Even in death, Fred was news. A solid oak coffin, 9ft long and 20 inches deep, had to be made. It took ten people to lower it down. Today his unusually large grave – 10ft by 3ft, which involved the excavation of ten tons of soil – is frequently visited by local youngsters or intrigued visitors keen to hear the tragic yet compelling story of the Avebury Giant…or the Blackburn Giant as he is now known in that neck of the woods.

His gravestone, possibly by way of compromise, calls Fred – who was a likeable, kind hearted chap who coped well with his affliction – The British Giant.

Perhaps it should have said The Gentle Giant!

  • THE world’s tallest recorded person, according to the Guinness Book of Records, is an American Robert Wadlow (1918-1940) who stood at 8ft 11.1ins.

Fred Kempster and Angus MacAskill (1825-1863) are the UK’s loftiest lads – both officially measuring 7ft 9ins – although it is pointed out that Fred’s height is disputed as between 7ft 8.5ins and 8ft 4ins.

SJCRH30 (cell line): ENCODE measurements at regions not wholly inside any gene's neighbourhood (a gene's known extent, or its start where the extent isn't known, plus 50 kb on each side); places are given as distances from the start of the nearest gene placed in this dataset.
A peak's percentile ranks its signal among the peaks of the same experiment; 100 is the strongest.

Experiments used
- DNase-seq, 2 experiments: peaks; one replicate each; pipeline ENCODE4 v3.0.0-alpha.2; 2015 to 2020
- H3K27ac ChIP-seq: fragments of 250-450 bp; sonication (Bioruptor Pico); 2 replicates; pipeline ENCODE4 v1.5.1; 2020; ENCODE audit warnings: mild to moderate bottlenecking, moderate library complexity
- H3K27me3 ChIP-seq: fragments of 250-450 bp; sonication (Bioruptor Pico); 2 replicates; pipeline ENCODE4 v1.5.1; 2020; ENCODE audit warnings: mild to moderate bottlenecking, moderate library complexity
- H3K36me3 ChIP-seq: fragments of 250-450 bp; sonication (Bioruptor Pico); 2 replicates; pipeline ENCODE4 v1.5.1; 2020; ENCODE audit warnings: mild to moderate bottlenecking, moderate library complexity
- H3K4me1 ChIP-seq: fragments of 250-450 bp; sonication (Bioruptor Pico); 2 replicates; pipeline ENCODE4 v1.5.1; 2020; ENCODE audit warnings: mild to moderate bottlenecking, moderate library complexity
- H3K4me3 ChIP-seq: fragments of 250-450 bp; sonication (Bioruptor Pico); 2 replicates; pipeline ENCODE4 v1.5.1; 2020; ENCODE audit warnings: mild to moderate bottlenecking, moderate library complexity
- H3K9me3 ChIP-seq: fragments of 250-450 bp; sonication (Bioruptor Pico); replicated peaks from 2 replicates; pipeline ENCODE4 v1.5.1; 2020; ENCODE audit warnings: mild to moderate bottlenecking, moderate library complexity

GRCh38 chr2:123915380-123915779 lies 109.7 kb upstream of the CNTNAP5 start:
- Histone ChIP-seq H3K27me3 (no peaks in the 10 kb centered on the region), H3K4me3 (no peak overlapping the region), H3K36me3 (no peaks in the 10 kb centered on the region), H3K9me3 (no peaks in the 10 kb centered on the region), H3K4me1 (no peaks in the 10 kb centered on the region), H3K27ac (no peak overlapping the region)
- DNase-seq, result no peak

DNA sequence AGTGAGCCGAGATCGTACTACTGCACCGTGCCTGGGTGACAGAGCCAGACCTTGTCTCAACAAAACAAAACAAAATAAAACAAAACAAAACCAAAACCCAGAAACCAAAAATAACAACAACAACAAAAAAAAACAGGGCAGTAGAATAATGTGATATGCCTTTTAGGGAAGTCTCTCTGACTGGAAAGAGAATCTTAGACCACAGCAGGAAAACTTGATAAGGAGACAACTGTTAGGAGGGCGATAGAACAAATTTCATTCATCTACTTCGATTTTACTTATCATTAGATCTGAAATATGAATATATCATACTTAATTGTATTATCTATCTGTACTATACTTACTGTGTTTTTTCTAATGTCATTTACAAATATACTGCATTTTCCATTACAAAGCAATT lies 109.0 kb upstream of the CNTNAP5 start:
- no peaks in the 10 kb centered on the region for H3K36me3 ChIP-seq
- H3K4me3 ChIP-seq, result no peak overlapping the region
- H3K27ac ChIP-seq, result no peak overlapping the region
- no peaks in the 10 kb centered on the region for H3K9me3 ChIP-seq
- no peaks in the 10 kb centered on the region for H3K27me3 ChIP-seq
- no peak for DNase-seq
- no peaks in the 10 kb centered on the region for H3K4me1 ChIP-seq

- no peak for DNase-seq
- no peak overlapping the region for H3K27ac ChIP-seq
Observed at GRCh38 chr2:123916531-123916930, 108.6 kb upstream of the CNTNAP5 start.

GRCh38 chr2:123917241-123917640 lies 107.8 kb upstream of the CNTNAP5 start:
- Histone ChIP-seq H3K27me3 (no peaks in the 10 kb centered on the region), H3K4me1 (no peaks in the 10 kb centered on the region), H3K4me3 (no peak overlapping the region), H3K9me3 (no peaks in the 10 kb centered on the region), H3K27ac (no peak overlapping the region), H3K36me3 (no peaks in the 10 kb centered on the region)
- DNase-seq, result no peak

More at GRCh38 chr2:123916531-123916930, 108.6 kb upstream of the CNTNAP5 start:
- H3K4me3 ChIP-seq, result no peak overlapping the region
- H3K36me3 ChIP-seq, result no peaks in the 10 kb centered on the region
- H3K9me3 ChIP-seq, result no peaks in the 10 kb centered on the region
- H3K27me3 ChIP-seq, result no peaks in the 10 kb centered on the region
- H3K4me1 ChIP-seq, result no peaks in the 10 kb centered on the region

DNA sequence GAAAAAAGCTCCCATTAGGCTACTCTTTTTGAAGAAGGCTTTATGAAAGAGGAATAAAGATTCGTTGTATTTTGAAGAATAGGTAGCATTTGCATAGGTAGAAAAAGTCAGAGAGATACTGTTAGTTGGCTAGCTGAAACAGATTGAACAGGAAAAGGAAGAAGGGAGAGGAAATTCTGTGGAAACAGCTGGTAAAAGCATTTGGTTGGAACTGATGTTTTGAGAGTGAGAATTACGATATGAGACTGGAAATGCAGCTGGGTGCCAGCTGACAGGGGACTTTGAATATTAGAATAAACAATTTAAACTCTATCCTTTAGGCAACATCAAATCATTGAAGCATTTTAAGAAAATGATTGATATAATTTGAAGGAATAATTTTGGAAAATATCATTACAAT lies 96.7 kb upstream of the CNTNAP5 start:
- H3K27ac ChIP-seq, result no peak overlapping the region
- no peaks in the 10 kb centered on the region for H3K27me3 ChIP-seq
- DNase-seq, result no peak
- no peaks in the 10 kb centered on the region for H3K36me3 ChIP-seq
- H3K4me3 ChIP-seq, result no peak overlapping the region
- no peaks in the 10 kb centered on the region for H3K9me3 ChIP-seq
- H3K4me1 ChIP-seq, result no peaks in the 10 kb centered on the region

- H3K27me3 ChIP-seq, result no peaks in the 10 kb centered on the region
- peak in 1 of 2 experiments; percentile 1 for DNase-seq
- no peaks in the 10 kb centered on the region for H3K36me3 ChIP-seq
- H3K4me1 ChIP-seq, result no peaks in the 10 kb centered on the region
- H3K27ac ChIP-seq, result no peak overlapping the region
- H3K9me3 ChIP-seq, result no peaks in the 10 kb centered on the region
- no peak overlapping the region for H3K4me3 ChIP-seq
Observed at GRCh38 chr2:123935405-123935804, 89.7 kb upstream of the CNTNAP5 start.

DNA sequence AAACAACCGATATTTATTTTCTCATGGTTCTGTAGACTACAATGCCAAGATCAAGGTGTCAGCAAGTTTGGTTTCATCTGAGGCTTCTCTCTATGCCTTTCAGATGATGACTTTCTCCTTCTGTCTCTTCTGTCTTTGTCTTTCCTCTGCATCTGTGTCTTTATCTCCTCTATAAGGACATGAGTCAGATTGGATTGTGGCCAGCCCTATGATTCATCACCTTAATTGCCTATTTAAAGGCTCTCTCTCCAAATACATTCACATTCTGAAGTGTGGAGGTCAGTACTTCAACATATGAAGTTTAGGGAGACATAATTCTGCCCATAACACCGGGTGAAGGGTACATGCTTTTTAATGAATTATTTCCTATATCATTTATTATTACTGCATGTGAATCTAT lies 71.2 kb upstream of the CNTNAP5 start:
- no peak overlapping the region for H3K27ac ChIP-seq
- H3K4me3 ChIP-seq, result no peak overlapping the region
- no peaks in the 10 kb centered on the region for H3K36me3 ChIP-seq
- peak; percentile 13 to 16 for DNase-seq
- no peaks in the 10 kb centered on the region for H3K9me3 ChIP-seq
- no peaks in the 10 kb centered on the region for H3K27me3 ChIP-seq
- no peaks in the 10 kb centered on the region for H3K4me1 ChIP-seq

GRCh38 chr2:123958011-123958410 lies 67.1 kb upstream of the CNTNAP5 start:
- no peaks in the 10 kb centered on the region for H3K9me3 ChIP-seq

They have been placed as joint 30th in a list of the world’s all-time tallest men.

Former basketball player turned actor Neil Fingleton, 33, is currently the UK’s largest fella at 7ft 7.56ins.

The world’s tallest living man is Turkey’s Sultan Kosen, 31, who is 8ft 3ins.

  • INTERVIEWED by the Daily Mail in September, 1914, Fred – whose height was reported by the paper as 8ft 2-and-a-half inches – said he was in Germany as a member of a touring theatrical company.

“With us were a giantess, midgets and a legless dwarf,” he said.

Under house arrest in Berlin with five others, they were instructed to keep the blinds down and not to speak loudly in case they should be heard and attacked by passing citizens.

“We played cards and dominoes, and occasionally the police lieutenant brought his wife and children to see us,” said Fred.

After a month they were released and made their way home via Holland. The reason they were allowed to go “was our inability to bear arms,” he figured.